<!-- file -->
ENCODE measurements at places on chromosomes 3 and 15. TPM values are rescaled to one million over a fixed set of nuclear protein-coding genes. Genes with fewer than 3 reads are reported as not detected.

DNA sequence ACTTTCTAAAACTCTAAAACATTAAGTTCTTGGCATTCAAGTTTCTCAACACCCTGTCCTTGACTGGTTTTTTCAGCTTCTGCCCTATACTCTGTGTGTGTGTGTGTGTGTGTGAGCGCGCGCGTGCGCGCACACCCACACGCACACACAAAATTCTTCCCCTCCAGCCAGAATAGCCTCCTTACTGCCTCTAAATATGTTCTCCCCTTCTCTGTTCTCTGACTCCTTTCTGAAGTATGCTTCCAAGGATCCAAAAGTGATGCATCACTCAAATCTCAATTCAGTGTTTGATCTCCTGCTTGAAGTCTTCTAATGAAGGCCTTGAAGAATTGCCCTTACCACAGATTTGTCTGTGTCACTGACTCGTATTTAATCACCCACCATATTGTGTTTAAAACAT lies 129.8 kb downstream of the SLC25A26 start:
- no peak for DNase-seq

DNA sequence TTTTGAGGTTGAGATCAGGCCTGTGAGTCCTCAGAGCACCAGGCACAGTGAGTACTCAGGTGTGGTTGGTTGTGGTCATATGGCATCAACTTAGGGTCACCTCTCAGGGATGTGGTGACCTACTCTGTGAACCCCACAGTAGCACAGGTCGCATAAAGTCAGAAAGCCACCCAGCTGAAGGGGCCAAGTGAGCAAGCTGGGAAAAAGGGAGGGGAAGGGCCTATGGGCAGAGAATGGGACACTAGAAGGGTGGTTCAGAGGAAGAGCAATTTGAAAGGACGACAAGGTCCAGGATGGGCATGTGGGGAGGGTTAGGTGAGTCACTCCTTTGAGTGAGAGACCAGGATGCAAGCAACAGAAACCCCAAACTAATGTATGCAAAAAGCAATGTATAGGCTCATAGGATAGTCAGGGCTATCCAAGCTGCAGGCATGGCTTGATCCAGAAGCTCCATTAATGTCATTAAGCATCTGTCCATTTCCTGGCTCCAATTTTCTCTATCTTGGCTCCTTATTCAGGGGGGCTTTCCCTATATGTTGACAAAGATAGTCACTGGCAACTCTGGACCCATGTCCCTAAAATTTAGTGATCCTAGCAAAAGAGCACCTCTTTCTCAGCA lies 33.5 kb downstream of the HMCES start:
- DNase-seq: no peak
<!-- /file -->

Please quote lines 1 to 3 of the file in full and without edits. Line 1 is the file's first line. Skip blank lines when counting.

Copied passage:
ENCODE measurements at places on chromosomes 3 and 15. TPM values are rescaled to one million over a fixed set of nuclear protein-coding genes. Genes with fewer than 3 reads are reported as not detected.

DNA sequence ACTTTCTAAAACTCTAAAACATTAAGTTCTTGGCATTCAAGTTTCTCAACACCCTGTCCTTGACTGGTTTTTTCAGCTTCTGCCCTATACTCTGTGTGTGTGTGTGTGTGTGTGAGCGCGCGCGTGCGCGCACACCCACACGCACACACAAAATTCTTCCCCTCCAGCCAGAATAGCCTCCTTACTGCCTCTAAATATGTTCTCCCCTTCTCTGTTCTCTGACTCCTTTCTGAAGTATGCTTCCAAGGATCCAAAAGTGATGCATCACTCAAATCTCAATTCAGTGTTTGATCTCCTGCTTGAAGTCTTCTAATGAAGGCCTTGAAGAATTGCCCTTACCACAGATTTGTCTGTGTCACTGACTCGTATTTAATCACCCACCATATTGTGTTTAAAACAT lies 129.8 kb downstream of the SLC25A26 start:
- no peak for DNase-seq